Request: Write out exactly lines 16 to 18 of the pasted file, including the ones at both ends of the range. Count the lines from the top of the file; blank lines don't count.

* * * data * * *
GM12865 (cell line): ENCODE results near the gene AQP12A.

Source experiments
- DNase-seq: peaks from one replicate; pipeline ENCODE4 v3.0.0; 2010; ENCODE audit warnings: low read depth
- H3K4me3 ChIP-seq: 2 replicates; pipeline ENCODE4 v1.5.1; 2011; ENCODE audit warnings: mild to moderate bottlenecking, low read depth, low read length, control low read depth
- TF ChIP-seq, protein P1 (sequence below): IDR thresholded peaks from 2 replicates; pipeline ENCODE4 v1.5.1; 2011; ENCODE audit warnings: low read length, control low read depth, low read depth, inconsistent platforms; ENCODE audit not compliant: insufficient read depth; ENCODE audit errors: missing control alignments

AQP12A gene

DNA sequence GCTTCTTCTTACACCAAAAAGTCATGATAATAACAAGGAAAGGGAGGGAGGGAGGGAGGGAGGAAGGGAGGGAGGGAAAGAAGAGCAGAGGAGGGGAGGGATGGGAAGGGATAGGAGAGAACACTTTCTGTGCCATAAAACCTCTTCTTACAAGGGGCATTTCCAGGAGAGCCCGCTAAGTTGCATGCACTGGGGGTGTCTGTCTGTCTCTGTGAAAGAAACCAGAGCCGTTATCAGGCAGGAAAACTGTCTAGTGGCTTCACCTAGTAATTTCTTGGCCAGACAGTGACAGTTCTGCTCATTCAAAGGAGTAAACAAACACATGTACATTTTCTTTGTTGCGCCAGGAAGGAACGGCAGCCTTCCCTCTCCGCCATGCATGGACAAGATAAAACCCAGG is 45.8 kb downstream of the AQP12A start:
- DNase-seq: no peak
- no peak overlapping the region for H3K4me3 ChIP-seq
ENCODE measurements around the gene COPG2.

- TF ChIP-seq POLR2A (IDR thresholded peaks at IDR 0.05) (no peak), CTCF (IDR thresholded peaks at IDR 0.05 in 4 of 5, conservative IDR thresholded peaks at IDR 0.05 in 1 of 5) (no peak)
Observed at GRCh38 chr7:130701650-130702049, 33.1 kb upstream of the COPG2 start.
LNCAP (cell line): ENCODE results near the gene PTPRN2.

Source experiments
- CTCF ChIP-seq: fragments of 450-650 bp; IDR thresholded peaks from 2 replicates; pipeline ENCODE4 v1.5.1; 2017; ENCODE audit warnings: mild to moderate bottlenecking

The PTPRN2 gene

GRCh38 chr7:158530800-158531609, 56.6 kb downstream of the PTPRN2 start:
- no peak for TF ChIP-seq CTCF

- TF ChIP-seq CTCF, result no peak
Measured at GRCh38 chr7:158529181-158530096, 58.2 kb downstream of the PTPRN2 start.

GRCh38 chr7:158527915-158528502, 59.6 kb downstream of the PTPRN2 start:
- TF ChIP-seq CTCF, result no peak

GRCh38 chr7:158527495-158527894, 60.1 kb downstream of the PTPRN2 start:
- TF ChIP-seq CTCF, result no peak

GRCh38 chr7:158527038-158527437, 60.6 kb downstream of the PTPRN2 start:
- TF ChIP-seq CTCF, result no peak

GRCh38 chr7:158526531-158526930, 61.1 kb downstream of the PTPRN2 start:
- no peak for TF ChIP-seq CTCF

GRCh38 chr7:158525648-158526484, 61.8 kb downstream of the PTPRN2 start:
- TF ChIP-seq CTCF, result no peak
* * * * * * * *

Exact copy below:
The PTPRN2 gene

GRCh38 chr7:158530800-158531609, 56.6 kb downstream of the PTPRN2 start:
- no peak for TF ChIP-seq CTCF